*1 Kings 9: 10-14 Tyndale House Publishers Inc (2008-06-01). The One Year Bible NLT (One Year Bible: Nlt) (Kindle Locations 19170-19176). Tyndale House Publishers. Kindle Edition.
Here’s another part of the story about Prince Jonathon and his little sortie against the hillside Philistine party. In fact, it’s probably a bit of an overlooked, but really important segment of the account.
Once the prince and his side-kick armor bearer finished off the enemy soldiers on the hill, (which was 2 against 20, BTW), God then sends an earthquake, which had to be pretty scary to everyone, including our two heroes who had just put themselves in great peril for their nation and, more importantly, their God.
Seems like a pretty unconventional way of saying “well done”.
[I find it mildly amusing, or sad, probably both, when we call a natural disaster an “act of God”. Primarily because so many people in our society no longer even believe in God, (although one hears His name thrown around repeatedly in various ways), but also as if He is to blame for acts of His creation, (any more than a parent can be blamed for their adult children’s decisions, as much as we like to do that these days.) But I digress…]
The result of this act of God was that a large portion of the Philistine army was eradicated by this “natural disaster”, providing additional overwhelming victory for the Israelite army. So, as scary as surfing on what was originally terra firma was for our two, their persistence and faithfulness (gotta love that old-fashioned word!) paid off big. The earthquake needed to be properly interpreted as God’s intervention rather than an unfortunate interruption in Jon’s plan
The point: what seems like a setback, a disappointment, or even a disaster may just be God’s rearrangement of our otherwise comfortable terra firma for a greater “victory”.
Check it out for yourself at:
1 Samuel 14
It’s tempting to be discouraged when there is a formidable task at hand and (seemingly) not the appropriate resources to accomplish that task. Most of us have been there, are there, and/or will be there in the near future. Such was the case with King Saul’s son, Prince Jonathon.
Context: His father having just failed his first spiritual test by not waiting on the prophet Samuel, the Israelite army was now in severe disarray and facing the menacing Philistine nation. Less than a thousand Jewish soldiers remained. Thankfully, one of them was Jonathon.
Make that two: Jonathon AND the nameless guy who carried his armor (as well as his own, I might add. I love nameless people in the Bible and the important role they play! But that’s for another story.)
Jonathon was undoubtedly aware of his father’s blunder, but saw the task at hand, counted the resources he had, and chose not to shy away from honoring God. He says decidedly:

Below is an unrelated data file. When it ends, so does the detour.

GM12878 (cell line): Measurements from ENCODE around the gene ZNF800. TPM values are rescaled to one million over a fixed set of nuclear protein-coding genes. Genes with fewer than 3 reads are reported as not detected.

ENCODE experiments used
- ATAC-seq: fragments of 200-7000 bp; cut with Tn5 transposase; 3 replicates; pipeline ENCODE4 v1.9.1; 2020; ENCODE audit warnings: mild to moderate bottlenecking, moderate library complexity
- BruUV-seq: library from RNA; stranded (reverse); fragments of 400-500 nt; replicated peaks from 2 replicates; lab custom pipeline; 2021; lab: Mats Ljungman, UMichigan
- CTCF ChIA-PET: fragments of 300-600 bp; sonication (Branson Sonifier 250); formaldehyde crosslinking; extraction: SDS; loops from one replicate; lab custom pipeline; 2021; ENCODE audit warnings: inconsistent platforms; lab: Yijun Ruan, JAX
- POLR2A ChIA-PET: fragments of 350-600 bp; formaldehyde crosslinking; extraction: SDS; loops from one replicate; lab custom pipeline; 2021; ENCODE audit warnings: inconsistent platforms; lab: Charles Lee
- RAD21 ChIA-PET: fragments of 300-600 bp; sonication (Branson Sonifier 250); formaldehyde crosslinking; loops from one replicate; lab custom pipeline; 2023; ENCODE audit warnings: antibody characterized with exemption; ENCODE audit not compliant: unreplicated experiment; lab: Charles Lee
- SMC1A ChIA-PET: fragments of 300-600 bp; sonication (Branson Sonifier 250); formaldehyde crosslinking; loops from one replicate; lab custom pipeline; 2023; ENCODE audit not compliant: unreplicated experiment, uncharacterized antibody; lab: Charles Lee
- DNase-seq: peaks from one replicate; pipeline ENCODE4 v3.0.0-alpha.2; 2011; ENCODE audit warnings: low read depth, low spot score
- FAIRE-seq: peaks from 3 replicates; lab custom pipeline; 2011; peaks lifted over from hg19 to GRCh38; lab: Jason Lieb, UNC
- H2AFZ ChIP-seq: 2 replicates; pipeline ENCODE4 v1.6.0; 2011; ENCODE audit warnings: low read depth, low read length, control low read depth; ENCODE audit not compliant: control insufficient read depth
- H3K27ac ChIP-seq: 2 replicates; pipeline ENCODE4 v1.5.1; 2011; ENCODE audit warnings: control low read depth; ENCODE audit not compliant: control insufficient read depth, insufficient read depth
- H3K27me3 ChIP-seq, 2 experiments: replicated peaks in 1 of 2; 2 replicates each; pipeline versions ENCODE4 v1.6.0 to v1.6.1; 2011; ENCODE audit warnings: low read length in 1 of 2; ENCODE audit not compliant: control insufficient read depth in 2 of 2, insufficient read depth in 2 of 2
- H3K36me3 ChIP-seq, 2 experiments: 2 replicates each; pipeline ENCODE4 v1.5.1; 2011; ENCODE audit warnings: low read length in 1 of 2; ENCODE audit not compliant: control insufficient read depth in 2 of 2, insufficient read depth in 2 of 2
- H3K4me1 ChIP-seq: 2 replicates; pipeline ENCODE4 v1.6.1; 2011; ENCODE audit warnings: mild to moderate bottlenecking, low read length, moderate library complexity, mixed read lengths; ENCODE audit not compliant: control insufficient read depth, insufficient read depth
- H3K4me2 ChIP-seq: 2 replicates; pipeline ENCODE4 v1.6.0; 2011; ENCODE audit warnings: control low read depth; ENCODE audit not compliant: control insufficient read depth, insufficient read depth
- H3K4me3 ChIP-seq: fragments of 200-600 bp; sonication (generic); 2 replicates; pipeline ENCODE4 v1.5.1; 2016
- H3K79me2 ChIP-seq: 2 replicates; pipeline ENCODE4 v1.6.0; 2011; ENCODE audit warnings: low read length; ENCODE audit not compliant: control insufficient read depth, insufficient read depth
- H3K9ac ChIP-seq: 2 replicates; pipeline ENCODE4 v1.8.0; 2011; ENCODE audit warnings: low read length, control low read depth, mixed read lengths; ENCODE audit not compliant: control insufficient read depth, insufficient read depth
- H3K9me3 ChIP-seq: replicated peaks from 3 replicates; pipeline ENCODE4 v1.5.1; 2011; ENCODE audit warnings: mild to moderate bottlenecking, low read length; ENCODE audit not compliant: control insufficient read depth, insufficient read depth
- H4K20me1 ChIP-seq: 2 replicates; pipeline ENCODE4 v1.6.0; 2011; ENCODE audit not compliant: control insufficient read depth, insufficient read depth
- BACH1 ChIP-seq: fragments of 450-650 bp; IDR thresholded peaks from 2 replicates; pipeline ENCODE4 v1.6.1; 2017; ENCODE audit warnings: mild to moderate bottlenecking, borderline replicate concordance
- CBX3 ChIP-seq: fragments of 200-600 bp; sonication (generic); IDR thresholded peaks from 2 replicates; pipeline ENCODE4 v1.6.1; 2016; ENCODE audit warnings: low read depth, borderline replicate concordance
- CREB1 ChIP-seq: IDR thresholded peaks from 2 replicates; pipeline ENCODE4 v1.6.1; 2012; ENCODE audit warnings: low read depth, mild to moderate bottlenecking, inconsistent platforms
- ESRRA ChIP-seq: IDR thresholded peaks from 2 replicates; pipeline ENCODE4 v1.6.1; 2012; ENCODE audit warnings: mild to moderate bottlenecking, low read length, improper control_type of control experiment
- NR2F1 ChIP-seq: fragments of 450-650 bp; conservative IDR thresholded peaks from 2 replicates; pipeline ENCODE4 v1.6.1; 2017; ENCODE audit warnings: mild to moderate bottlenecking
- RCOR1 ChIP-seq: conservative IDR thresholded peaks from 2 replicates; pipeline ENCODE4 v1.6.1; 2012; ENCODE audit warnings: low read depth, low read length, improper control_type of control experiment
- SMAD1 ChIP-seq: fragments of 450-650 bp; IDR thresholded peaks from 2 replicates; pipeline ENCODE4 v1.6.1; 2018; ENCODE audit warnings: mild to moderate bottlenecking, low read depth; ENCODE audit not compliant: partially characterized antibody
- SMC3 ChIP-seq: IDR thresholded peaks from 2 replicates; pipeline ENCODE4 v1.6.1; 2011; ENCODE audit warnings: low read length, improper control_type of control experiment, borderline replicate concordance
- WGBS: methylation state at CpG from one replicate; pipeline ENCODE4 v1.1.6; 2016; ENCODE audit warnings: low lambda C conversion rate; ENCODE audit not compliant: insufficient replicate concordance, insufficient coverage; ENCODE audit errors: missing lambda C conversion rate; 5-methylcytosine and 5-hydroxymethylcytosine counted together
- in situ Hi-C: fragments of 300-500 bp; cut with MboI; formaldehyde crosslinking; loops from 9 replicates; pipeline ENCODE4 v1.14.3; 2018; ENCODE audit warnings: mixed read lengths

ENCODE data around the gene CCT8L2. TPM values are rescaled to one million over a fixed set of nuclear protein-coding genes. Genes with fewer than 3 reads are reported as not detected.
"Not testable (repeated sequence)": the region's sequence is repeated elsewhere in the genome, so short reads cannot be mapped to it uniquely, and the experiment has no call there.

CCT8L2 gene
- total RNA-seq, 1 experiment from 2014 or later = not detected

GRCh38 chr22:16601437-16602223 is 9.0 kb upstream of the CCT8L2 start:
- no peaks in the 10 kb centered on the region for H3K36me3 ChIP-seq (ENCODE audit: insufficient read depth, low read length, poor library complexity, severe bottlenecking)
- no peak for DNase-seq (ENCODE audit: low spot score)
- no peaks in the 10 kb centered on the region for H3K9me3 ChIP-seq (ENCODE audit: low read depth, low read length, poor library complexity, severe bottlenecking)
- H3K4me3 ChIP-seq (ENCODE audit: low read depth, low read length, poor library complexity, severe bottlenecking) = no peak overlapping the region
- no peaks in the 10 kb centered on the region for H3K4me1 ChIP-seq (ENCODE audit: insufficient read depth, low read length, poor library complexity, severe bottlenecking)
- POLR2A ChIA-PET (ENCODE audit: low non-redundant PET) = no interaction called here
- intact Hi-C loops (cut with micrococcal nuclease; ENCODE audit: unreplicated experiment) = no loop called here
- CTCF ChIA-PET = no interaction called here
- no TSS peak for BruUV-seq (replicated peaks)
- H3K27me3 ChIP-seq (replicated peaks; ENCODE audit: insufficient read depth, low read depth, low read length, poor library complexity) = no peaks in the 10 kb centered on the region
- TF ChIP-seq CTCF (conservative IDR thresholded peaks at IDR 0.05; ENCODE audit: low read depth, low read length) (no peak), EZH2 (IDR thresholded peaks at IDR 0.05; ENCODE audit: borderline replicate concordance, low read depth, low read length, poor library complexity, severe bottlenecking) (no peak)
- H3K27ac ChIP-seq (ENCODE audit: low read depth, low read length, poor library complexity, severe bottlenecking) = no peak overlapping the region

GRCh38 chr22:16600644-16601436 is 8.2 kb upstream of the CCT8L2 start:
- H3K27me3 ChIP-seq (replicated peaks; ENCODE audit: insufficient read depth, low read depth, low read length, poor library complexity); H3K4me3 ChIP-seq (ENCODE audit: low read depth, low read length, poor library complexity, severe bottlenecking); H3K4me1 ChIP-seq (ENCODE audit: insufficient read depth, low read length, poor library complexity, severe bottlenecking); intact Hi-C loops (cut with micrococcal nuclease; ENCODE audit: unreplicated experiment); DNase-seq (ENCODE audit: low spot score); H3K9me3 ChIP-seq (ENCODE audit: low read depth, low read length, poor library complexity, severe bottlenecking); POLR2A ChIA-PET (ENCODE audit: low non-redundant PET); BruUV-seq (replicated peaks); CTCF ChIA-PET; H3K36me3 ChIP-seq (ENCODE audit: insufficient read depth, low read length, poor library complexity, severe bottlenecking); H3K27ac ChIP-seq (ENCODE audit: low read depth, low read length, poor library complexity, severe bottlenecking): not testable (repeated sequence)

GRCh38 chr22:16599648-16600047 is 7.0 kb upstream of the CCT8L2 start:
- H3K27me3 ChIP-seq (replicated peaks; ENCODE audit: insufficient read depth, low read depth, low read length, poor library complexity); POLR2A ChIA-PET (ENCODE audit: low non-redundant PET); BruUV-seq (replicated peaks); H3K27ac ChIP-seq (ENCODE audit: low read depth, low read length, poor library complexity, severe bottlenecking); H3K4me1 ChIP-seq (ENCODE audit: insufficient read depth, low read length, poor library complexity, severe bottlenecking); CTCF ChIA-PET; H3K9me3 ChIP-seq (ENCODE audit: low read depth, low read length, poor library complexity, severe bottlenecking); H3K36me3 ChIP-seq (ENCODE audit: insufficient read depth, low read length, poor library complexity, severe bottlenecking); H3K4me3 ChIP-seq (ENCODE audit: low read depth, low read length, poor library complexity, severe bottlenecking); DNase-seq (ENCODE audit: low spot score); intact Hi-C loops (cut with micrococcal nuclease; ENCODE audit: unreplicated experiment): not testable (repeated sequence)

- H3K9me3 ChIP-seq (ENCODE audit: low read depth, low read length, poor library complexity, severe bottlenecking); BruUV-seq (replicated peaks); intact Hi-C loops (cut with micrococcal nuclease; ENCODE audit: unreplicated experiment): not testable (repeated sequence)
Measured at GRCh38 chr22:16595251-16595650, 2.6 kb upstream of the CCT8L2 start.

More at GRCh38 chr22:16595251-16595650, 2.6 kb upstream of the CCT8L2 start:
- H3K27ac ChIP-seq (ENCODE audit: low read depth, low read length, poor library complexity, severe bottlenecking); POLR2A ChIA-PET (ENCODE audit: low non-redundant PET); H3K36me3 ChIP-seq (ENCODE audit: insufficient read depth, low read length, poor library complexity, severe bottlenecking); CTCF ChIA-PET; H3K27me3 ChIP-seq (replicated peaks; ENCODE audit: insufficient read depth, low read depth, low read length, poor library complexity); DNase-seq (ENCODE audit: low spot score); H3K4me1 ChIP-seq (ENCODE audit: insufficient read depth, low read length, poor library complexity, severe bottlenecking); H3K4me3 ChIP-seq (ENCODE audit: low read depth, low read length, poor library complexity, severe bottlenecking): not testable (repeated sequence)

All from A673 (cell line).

“Let’s go across to the outpost of those pagans,” Jonathan said to his armor bearer. “Perhaps the Lord will help us, for nothing can hinder the Lord. He can win a battle whether he has many warriors or only a few!” (1 Samuel 14:6, NLT)
Here’s the thought: when the battle is truly God’s, the circumstances pale in comparison to God’s power and provision, and most of all, His character. The young prince and his assistant began with what they had, and God provided the rest, in some pretty amazing ways as it turned out.
It gives me pause, as well as encouragement, to ask myself what things God is putting in my sphere of influence to accomplish—in a relationship that seems broken beyond repair, or in a financial situation that was tanked by recent economic downturns, or any other number of things that seem (and are) impossible for me…
…but not for Him.
At some point into King Saul’s tenure, things were not looking too good for the Hebrew nation, which, BTW, was nothing new up to that point in their embattled but miraculous history. Come to think of it, it has been typical of their existence ever since.
The good news was that the prophet of the Lord, Samuel, the same guy who had in recent memory anointed Saul as king over God’s nation of Israel, said that his plan was to show up in town seven days hence, and that Saul was to wait for him there. The bad news was that the very powerful enemy (one of several) was now r-e-a-l-l-y ticked off at the still-fledgling nation, and was mustering an army against them. As might be expected, Saul’s men were getting more than a little nervous, and began breaking ranks, slipping away into the hills and surrounding places, which was understandably a bit disconcerting for the king of Israel, (who struggled with his own self-image issues anyway—can anyone relate?)